March 29, 2007 |
Research by the Internet Advertising Bureau and PricewaterhouseCoopers shows that an “advertising surge in 2006” on the Web in the UK pushed the net sum spent for ad space past that of national newspapers as a whole, reports the BBC. Online placements made up 12.4% of the United Kingdom’s total market. In total, advertisers purchased 2.01 billion pounds of advert space on the Web.
What does this show? It shows that everything from the online version of The Register to the many Web-only startups in existence are gaining a greater financial foothold, legitimizing Web 2.0 in terms of mainstream investment appeal. The digital halves of the UK’s newspapers (really the world’s in general) are attracting advertisers more often than the ink-and-paper sides of those businesses. And it also shows that advertisers are looking to buy more spots on influential blogs than areas upon the tangible pages in the many dailies and weeklies still in circulation.
There’s a lot of good to come from the news, but there’s some bad sides to it as well. First the negatives.
Ad space online, while very popular today, is worth less “per square inch” than the spaces inside, say, The Financial Times. That means that in order to surpass newspaper ad revenue, websites must showcase more ads in more places than a conventional newspaper could sustain (without completely selling out) just to reach the financial figures it’s recorded in the past. This disparity will change with time, but even if newspapers are noting fantastic numbers for daily, weekly, monthly visitorship online, they’re still not generating ad revenue equal to the spots sold inside the printed version.
That means newspapers generate less income overall. Less income portends a future of fewer staff, and eventually degradation in the quality of news reports, features, etc. No one has the desire to see that, so hopefully the gap between the price of online ads and print ads will close – quickly.
The good to come from the online advertising surge of 2006 (we presume it continues, too) is, like we said, greater recognition for blogs, online magazines, and, yes, online newspapers. As everything is clearly moving over to the Web, new multimedia will thrive in the coming years along with the development of innovative ways for information delivery to local, national, and global audiences. We’re in for a lot of great stuff, particularly when it comes to inclusiveness. The polish we’re seeing at a lot of online destinations is a joy, too.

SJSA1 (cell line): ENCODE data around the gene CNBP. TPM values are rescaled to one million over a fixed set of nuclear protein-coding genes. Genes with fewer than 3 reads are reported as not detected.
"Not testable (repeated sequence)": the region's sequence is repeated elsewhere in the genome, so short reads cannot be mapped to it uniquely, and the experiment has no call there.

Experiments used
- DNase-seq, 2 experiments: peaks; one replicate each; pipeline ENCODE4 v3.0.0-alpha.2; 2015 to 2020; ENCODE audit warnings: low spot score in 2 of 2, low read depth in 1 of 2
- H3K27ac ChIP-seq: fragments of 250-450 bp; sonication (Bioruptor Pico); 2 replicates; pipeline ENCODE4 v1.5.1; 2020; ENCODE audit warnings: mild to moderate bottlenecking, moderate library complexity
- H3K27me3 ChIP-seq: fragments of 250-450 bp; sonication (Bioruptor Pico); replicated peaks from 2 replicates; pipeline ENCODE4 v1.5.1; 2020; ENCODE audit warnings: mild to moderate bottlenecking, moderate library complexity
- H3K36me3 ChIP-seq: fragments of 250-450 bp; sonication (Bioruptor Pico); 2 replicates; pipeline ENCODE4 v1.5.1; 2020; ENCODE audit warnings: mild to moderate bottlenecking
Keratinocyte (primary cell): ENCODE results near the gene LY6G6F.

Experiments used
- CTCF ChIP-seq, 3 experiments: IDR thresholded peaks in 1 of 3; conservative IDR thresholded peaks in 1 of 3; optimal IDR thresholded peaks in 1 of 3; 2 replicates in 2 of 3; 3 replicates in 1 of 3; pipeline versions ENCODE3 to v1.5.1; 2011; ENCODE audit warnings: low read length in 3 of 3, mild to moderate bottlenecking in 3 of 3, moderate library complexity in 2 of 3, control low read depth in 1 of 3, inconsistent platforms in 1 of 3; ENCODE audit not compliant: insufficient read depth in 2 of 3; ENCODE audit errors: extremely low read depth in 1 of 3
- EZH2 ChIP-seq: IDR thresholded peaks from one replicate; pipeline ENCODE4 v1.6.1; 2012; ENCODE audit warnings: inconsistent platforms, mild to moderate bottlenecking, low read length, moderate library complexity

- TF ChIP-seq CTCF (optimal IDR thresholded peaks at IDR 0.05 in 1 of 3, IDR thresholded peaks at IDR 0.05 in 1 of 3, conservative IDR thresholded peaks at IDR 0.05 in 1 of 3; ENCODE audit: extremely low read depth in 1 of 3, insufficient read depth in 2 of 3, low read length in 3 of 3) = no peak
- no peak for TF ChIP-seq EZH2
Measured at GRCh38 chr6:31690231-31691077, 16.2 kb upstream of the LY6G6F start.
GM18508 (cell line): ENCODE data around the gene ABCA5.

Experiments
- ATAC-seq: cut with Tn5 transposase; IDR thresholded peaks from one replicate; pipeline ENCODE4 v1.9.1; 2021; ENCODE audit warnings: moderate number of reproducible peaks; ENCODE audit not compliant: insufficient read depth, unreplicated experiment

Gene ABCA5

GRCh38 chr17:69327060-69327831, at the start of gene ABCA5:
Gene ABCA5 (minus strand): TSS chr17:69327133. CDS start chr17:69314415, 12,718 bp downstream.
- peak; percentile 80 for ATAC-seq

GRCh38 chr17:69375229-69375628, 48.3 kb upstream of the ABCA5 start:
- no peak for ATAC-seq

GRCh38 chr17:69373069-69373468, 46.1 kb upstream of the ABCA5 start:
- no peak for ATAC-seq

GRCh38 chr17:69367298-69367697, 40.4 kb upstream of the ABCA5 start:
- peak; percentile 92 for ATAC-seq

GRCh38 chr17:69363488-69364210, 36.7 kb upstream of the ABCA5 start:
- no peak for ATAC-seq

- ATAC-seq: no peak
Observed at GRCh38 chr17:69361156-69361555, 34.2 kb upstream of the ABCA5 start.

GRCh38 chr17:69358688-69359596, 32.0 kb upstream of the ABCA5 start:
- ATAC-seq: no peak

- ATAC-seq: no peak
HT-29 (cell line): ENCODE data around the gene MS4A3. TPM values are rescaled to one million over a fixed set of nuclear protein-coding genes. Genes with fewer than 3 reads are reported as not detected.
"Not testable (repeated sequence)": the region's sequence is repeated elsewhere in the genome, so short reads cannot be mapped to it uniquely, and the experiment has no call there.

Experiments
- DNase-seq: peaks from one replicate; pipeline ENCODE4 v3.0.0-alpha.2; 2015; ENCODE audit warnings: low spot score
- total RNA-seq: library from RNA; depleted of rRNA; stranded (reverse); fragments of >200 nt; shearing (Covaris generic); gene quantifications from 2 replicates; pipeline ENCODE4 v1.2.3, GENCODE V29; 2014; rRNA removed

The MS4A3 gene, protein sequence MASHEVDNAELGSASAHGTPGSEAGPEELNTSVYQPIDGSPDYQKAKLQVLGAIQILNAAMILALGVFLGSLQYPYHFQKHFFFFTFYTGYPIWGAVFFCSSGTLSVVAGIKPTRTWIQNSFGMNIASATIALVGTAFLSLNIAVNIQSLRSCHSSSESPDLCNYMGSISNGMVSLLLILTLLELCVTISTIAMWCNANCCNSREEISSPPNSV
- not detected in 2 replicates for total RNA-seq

Blogs will continue to sprout, but the famous (and sometimes infamous) few will continue to stand out more and more, and fewer and fewer casual and private bloggers will want to maintain their logs. They’ll “close shop,” and spend time reading the work of others and conversing in well-known forums where they’ll feel their voices actually being heard. There will remain plenty of blogs of the personal type, but their number will decrease tremendously from where it is today. (The number is still growing.) As the notables rise to the top, they’ll grab the interest of marketers and other entities and establish business. Some of the most enterprising of the bunch will form networks and purchase other spaces they view as valuable. Given enough time, we’ll see several such groups break apart or shut down because of financial constraints.
These events follow a cyclical pattern. This “weeding” of the best (and sometimes not the best) from the pack has been done before. Only, the scope this time around is bigger, a.k.a., more sources of information. There’ll be a bigger head, and a longer tail. And this time around the entire world will be in on the experiment. It’ll be fun to watch, if only because we’ve been around to see what has become of the online media from the start.